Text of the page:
Energy efficiency and sustainability issues continue to make fast inroads into foodservice. Right now, for many operators, reducing energy consumption and decarbonizing their kitchens is a choice. But that may not be the case for long.
Decarbonization refers to reducing carbon dioxide emissions with the goal of zero net carbon (ZNC) or carbon neutrality. Electrification refers to a way that commercial kitchens may achieve decarbonization by weaning themselves off fossil fuels, most notably natural gas.
Most climate scientists contend that we are behind the curve in reducing carbon emissions. As a result, state and local governments established codes, standards and laws to drive change. California leads the way, having reduced greenhouse gas emissions (GHG) to pre-1990 levels. The state also developed a road map to achieve ZNC. Now the state set its sights on 2030 and a further 40% reduction of GHG. The goal: total carbon neutrality by 2045.
Berkeley, Calif., banned the use of natural gas for all new construction. Washington state and Colorado established Energy Star-rated appliances as the minimum standard in foodservice operations. These movements led major institutions like Stanford University and Microsoft to plan to move away from gas cooking equipment. As the industry decarbonizes, this trend will trickle down into smaller operations.
All-electric kitchens offer many advantages. Users enjoy precise control over cooking functions. Some chefs love working with energy-efficient induction range tops, which feature an electric conversion efficiency of more than 90%.
Despite electricity’s many plusses, significant concerns — actual and perceived — remain when it comes to all-electric kitchens. Some operators are reluctant to change because they believe gas delivers the immediate, intense heat they want. Ultimately, manufacturers must demonstrate the advantages and address any other hurdles that stand in the way of this evolution.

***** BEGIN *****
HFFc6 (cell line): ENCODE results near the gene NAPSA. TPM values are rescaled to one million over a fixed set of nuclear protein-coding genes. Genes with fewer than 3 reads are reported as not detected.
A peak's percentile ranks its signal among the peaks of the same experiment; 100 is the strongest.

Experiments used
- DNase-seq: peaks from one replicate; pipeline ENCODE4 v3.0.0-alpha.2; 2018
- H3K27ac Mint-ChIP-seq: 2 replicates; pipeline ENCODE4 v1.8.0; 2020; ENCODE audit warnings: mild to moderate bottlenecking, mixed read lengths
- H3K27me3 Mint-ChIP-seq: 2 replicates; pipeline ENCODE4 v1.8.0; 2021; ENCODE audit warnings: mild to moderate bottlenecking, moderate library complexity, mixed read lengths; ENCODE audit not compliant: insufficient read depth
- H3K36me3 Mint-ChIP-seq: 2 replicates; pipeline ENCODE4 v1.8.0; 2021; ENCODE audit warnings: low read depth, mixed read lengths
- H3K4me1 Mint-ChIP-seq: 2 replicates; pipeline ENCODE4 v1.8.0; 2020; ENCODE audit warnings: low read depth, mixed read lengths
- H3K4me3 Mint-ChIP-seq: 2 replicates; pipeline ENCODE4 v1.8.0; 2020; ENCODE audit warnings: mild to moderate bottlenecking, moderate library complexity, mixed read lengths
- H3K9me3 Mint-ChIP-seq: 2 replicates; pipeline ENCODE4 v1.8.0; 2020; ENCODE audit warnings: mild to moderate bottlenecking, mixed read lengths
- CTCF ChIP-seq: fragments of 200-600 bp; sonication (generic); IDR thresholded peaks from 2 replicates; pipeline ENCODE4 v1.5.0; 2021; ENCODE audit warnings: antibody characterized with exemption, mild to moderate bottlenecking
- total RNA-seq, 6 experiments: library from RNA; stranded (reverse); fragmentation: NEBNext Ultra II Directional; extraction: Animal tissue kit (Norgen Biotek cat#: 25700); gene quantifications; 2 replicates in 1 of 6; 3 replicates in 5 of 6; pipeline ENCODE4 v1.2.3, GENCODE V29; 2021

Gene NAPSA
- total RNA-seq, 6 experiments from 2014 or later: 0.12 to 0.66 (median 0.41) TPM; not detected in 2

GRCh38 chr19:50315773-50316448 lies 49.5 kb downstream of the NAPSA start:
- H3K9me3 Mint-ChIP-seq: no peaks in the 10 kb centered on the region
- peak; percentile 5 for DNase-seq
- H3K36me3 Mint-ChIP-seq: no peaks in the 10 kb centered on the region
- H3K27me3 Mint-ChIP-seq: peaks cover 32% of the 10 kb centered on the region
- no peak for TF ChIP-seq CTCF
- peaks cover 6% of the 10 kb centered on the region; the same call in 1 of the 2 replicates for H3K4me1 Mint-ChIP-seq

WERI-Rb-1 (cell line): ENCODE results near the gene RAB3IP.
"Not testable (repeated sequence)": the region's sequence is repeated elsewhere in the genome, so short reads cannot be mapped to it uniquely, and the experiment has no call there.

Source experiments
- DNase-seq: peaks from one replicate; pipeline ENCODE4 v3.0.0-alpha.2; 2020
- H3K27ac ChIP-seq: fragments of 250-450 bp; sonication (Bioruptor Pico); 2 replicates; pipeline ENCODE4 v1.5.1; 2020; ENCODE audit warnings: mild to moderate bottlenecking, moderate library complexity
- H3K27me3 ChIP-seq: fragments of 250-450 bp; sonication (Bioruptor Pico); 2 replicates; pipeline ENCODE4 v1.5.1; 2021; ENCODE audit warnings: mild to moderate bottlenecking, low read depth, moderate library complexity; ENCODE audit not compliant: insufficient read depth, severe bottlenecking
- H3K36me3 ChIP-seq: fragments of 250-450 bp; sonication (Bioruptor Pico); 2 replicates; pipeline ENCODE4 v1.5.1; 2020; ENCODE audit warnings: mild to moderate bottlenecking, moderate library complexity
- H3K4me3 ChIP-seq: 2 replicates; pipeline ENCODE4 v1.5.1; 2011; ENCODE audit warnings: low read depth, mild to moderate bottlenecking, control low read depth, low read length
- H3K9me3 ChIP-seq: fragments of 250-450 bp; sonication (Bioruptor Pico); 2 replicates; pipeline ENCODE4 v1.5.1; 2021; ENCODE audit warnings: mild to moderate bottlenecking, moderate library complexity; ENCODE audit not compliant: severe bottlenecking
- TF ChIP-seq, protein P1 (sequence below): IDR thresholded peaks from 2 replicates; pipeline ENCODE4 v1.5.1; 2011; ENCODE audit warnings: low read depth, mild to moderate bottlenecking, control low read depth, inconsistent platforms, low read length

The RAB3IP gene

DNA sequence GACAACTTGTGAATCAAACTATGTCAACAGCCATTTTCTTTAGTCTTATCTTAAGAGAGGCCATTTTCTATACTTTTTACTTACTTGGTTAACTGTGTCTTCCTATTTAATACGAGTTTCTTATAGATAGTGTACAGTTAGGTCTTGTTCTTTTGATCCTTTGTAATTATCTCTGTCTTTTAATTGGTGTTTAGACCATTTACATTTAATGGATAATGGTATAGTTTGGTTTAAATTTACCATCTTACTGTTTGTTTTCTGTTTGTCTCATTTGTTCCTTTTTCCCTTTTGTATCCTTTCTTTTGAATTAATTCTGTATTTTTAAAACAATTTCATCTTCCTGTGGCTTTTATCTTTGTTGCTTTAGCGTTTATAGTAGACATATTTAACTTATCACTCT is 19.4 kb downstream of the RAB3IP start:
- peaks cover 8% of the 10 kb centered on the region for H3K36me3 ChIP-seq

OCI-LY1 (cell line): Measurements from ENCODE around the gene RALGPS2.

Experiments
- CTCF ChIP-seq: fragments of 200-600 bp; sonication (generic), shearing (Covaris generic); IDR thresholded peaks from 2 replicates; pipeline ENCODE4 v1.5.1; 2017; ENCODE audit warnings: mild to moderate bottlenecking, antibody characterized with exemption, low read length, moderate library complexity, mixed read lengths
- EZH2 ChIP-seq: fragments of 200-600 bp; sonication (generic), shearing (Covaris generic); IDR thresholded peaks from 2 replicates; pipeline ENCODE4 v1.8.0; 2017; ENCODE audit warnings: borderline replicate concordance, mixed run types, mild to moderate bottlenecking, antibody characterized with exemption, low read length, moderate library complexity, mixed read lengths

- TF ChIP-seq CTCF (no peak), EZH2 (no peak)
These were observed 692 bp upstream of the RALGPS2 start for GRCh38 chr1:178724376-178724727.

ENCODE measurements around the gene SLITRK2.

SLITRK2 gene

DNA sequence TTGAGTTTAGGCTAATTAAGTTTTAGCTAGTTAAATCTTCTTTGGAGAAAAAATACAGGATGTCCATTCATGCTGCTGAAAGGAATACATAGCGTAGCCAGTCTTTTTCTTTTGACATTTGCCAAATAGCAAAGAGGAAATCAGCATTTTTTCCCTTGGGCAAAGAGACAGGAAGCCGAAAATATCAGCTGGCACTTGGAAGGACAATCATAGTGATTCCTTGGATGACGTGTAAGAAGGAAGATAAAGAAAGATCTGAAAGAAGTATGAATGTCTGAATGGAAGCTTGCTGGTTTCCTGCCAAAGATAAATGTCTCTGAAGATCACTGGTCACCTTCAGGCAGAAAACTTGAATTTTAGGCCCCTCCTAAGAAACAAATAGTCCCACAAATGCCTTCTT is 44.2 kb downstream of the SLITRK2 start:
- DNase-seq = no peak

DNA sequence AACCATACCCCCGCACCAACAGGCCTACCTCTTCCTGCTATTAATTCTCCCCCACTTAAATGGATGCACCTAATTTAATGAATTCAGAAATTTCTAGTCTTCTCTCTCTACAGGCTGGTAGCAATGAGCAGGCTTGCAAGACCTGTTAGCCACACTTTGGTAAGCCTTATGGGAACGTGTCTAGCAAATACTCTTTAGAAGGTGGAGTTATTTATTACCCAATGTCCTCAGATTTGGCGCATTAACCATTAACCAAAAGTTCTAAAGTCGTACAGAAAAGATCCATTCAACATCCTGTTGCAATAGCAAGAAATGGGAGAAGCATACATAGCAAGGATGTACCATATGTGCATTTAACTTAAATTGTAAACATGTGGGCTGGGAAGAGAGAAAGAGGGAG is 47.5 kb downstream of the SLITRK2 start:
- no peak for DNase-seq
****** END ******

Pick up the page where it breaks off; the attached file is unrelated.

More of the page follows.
Infrastructure represents a much larger challenge, according to energy experts like Richard Young, director at Frontier Energy. “Significant grid system changes will be necessary to enable effective electrification,” he says. “Even if renewable energy were absolutely free today, to create an all-electric world, we’ll still have to spend billions of dollars on wiring to get electricity into buildings.” Also, individual operators may need to upgrade their infrastructure to switch to all-electric equipment.
Capital investment aside, electric kitchens typically cost more than two times as much to operate than their gas-burning counterparts.
What can operators do? Take immediate action by getting involved and staying abreast of the changing regulatory landscape. Operators can take baseline efficiency measurements of their equipment to establish a foundation for improvement and identify energy-sapping items.
Our company, Montague, has made cooking equipment since 1857. Over our history, we’ve experienced fuel-type conversions more than once — solid fuels, oils, natural gas and electricity — and always evolved with new, precision cooking equipment to suit the industry.
We also realize the importance of sustainability to the foodservice industry. Along with other manufacturers, we’ll continue to design and build efficient cooking equipment — both gas and electric — for any need, for any operation.